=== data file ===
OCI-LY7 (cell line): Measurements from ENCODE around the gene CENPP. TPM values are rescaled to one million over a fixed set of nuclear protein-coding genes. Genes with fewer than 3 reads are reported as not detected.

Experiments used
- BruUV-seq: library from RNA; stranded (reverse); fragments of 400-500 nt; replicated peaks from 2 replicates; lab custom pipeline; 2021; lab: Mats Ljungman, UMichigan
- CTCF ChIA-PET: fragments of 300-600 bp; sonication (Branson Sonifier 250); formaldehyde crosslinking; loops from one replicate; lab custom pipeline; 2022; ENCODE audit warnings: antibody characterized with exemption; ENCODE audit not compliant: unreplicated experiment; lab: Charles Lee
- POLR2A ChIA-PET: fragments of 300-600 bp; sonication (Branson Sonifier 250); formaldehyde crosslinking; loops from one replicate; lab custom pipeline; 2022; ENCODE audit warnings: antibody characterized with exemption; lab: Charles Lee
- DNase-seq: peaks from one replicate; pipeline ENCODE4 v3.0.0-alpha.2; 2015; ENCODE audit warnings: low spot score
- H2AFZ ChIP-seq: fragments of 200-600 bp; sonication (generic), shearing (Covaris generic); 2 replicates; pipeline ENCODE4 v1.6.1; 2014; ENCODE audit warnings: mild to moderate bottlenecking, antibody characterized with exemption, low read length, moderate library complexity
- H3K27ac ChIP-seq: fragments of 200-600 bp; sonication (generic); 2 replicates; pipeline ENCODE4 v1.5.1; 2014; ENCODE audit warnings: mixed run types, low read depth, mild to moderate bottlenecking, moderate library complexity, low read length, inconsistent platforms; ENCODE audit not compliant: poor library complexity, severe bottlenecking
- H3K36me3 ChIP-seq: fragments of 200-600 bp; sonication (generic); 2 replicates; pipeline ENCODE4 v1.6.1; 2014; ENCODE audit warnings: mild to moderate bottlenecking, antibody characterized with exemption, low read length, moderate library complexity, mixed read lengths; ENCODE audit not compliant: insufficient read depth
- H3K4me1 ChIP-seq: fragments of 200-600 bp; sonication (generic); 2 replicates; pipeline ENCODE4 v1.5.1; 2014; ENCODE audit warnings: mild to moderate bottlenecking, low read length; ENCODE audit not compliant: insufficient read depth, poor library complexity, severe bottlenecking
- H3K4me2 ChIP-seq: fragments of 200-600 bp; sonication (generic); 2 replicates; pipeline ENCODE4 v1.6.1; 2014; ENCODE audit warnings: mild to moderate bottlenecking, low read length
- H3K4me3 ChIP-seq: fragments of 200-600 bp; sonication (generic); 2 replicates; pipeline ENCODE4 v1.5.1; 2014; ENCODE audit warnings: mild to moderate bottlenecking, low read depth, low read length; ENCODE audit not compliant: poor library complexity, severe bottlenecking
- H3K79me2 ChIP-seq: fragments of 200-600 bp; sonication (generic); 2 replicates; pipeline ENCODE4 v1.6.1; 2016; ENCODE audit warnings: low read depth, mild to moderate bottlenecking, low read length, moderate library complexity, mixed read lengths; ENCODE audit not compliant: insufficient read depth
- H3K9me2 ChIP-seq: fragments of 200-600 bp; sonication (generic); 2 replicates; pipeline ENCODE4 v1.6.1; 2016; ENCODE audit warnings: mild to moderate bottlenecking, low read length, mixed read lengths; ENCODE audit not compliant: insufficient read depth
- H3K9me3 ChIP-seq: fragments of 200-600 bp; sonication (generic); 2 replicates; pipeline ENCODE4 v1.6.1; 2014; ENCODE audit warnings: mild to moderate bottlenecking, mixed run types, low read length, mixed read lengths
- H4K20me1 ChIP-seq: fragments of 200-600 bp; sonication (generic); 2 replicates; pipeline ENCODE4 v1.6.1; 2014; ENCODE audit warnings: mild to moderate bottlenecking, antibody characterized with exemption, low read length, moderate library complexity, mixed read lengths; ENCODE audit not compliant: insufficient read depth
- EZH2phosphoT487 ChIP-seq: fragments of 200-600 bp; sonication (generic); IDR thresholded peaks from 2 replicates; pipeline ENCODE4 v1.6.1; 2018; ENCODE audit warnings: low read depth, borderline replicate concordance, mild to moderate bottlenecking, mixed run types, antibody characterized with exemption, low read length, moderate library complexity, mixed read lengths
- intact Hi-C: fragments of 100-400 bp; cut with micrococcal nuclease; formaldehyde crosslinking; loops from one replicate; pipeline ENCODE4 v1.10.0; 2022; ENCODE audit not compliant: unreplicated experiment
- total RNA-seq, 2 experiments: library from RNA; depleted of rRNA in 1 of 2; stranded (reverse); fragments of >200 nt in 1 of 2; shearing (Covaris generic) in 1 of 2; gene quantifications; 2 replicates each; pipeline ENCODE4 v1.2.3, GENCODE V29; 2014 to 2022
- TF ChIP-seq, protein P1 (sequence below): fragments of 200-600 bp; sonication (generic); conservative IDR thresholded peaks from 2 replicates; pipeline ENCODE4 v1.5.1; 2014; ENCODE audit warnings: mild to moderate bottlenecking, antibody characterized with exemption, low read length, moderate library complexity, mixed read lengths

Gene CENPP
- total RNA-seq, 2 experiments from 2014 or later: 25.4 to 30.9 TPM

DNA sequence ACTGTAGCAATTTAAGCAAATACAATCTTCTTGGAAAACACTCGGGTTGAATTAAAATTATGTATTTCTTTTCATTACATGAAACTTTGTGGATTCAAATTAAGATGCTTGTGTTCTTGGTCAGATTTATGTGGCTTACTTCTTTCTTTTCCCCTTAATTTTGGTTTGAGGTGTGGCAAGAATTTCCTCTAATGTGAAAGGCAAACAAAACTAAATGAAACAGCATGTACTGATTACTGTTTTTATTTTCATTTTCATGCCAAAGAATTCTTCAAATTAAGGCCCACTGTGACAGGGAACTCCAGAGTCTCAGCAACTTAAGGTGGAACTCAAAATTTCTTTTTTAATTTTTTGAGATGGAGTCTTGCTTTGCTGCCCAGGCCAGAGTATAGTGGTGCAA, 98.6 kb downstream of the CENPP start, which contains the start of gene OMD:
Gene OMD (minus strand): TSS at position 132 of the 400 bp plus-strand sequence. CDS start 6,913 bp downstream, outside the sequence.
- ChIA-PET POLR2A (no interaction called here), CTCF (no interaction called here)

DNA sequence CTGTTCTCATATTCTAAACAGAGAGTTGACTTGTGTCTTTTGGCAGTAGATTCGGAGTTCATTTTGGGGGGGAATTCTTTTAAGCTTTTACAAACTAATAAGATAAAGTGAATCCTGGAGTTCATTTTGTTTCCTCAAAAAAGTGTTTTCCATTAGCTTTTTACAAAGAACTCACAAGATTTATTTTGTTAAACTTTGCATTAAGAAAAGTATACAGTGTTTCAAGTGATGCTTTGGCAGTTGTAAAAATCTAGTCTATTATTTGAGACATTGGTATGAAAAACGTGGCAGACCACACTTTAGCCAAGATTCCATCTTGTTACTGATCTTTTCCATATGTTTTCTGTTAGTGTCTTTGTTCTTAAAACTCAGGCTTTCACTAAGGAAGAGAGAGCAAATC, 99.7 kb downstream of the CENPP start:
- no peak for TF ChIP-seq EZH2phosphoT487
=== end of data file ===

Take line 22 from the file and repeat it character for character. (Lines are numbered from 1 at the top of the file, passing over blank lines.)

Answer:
- total RNA-seq, 2 experiments from 2014 or later: 25.4 to 30.9 TPM